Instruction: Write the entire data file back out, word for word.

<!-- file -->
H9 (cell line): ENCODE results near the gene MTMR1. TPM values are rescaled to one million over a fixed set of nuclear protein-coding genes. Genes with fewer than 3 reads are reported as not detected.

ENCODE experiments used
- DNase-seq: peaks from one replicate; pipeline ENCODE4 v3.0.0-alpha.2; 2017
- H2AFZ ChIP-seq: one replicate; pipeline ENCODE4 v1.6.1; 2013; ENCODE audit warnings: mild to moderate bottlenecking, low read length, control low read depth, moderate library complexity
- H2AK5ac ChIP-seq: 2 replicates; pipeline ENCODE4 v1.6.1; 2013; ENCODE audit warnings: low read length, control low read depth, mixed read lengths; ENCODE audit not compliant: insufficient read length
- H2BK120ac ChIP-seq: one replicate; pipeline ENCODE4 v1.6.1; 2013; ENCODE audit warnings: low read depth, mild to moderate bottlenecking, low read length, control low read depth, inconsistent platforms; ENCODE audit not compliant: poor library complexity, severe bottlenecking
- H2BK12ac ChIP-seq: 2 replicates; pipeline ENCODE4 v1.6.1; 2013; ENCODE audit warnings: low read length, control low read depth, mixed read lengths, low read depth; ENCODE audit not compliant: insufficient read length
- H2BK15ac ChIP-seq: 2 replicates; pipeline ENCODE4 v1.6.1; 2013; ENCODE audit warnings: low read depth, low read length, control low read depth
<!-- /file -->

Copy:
H9 (cell line): ENCODE results near the gene MTMR1. TPM values are rescaled to one million over a fixed set of nuclear protein-coding genes. Genes with fewer than 3 reads are reported as not detected.

ENCODE experiments used
- DNase-seq: peaks from one replicate; pipeline ENCODE4 v3.0.0-alpha.2; 2017
- H2AFZ ChIP-seq: one replicate; pipeline ENCODE4 v1.6.1; 2013; ENCODE audit warnings: mild to moderate bottlenecking, low read length, control low read depth, moderate library complexity
- H2AK5ac ChIP-seq: 2 replicates; pipeline ENCODE4 v1.6.1; 2013; ENCODE audit warnings: low read length, control low read depth, mixed read lengths; ENCODE audit not compliant: insufficient read length
- H2BK120ac ChIP-seq: one replicate; pipeline ENCODE4 v1.6.1; 2013; ENCODE audit warnings: low read depth, mild to moderate bottlenecking, low read length, control low read depth, inconsistent platforms; ENCODE audit not compliant: poor library complexity, severe bottlenecking
- H2BK12ac ChIP-seq: 2 replicates; pipeline ENCODE4 v1.6.1; 2013; ENCODE audit warnings: low read length, control low read depth, mixed read lengths, low read depth; ENCODE audit not compliant: insufficient read length
- H2BK15ac ChIP-seq: 2 replicates; pipeline ENCODE4 v1.6.1; 2013; ENCODE audit warnings: low read depth, low read length, control low read depth